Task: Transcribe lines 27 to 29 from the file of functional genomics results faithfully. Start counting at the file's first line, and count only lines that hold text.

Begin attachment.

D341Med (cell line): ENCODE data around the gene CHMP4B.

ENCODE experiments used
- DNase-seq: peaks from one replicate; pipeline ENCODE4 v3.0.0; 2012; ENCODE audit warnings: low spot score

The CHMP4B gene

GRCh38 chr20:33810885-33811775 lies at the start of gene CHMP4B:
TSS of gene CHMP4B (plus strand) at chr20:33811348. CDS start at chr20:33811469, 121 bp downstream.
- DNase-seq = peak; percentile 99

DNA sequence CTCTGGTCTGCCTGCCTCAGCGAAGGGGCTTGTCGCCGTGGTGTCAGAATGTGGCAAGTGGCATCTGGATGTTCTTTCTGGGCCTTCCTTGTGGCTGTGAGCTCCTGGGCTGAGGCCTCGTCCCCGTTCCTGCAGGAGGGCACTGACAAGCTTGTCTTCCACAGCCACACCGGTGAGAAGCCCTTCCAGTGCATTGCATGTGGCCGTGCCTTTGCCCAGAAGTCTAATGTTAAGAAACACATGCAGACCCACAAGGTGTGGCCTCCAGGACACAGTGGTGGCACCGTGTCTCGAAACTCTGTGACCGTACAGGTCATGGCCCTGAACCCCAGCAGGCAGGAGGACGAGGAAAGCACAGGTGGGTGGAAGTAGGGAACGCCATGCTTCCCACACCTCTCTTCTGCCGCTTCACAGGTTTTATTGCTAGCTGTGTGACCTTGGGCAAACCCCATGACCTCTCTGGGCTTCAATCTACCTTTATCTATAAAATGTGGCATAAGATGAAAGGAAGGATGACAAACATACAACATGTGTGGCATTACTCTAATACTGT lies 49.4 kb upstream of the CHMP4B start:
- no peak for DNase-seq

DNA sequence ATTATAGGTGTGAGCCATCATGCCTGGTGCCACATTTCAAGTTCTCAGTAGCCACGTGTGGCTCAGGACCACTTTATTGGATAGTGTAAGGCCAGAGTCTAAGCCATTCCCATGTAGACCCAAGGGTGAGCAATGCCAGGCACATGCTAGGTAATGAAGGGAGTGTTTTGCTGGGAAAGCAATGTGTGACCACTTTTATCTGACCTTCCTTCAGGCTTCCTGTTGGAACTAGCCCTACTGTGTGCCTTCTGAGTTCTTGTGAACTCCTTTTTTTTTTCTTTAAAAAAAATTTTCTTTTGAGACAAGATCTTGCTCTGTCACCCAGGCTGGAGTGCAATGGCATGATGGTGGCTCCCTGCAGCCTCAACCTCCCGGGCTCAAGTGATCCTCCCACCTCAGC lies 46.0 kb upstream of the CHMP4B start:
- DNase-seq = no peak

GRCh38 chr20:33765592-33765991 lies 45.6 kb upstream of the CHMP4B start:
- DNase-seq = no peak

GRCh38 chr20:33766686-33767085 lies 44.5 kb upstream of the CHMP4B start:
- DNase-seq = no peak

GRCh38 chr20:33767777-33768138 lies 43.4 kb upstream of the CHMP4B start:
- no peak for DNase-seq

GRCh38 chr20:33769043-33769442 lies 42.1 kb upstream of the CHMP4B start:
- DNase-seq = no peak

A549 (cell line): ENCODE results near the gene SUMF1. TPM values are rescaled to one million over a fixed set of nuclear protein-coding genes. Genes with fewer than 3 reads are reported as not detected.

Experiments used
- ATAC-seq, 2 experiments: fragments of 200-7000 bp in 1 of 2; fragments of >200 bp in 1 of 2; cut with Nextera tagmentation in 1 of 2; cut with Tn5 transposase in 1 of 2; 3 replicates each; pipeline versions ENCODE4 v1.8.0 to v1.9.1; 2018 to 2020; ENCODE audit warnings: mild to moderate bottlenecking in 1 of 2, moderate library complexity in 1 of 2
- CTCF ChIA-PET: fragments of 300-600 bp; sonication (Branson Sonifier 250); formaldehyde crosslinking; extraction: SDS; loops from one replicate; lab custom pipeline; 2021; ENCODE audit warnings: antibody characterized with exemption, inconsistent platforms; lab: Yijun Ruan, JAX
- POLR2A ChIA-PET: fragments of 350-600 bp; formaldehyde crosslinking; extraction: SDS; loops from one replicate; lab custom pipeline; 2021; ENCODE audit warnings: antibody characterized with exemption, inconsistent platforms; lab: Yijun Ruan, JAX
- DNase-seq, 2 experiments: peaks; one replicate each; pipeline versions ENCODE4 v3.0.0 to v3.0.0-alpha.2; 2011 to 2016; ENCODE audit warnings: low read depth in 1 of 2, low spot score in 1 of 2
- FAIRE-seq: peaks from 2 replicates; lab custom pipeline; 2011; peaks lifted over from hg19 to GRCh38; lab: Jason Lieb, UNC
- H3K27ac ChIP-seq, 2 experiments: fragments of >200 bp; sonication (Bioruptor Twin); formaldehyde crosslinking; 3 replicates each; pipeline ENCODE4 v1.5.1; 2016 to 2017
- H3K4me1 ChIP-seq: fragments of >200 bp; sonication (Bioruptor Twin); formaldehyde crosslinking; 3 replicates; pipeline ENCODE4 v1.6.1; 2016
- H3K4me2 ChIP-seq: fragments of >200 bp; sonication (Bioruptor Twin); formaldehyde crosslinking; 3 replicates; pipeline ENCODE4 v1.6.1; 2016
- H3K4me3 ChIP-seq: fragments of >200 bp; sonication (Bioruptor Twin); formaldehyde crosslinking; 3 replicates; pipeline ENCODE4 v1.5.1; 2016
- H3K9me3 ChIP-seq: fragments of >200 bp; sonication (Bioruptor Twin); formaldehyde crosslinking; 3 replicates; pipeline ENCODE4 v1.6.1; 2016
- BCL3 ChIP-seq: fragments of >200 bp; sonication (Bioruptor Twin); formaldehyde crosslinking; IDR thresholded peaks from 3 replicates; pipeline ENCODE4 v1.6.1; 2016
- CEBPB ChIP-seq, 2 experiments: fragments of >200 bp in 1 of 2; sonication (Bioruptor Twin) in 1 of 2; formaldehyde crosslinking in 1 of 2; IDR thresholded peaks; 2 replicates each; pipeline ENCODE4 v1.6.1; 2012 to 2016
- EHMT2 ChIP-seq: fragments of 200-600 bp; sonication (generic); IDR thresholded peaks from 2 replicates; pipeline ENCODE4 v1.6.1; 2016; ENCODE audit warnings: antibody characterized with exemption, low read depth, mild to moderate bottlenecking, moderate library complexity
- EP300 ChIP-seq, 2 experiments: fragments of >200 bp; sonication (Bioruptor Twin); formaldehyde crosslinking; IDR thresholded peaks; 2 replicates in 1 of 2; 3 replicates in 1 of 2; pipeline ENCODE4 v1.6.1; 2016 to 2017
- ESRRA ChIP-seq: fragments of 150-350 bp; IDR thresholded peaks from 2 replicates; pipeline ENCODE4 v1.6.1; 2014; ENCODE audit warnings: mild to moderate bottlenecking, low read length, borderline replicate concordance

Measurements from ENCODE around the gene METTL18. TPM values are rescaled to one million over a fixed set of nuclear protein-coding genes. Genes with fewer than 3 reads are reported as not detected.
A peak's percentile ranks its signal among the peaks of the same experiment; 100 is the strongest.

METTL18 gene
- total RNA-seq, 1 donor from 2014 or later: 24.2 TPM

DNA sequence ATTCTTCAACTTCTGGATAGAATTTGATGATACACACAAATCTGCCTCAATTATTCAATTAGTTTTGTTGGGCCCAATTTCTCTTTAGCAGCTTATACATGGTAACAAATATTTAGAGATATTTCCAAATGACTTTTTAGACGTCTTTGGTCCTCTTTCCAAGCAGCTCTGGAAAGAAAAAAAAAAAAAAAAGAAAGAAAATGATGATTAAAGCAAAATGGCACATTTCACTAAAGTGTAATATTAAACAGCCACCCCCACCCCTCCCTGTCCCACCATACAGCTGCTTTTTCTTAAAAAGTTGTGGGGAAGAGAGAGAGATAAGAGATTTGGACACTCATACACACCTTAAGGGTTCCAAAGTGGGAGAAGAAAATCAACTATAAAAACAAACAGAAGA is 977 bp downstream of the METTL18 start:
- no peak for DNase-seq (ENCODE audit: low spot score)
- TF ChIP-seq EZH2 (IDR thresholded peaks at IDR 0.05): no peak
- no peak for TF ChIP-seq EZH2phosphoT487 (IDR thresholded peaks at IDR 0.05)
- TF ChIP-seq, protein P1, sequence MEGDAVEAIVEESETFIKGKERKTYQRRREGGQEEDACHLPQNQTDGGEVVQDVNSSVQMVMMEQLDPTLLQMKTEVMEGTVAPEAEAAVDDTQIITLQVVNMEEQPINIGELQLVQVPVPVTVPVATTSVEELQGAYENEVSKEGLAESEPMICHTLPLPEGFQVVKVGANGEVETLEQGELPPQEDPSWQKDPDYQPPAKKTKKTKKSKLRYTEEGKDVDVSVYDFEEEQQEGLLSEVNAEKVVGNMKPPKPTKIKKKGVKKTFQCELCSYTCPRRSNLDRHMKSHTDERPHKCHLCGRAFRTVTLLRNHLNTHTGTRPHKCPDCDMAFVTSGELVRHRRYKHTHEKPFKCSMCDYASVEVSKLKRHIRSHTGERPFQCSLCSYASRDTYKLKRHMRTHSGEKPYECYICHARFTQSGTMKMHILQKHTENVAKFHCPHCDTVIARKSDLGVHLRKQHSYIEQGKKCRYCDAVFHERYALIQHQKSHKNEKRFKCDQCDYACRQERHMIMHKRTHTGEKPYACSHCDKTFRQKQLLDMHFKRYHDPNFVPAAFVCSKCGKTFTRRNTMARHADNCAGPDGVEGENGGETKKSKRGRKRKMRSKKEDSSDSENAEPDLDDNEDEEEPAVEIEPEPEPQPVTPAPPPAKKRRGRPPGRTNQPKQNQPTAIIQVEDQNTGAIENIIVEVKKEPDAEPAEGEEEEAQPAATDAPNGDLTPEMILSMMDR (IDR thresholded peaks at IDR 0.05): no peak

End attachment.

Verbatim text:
- H3K27ac ChIP-seq, 2 experiments: fragments of >200 bp; sonication (Bioruptor Twin); formaldehyde crosslinking; 3 replicates each; pipeline ENCODE4 v1.5.1; 2016 to 2017
- H3K4me1 ChIP-seq: fragments of >200 bp; sonication (Bioruptor Twin); formaldehyde crosslinking; 3 replicates; pipeline ENCODE4 v1.6.1; 2016
- H3K4me2 ChIP-seq: fragments of >200 bp; sonication (Bioruptor Twin); formaldehyde crosslinking; 3 replicates; pipeline ENCODE4 v1.6.1; 2016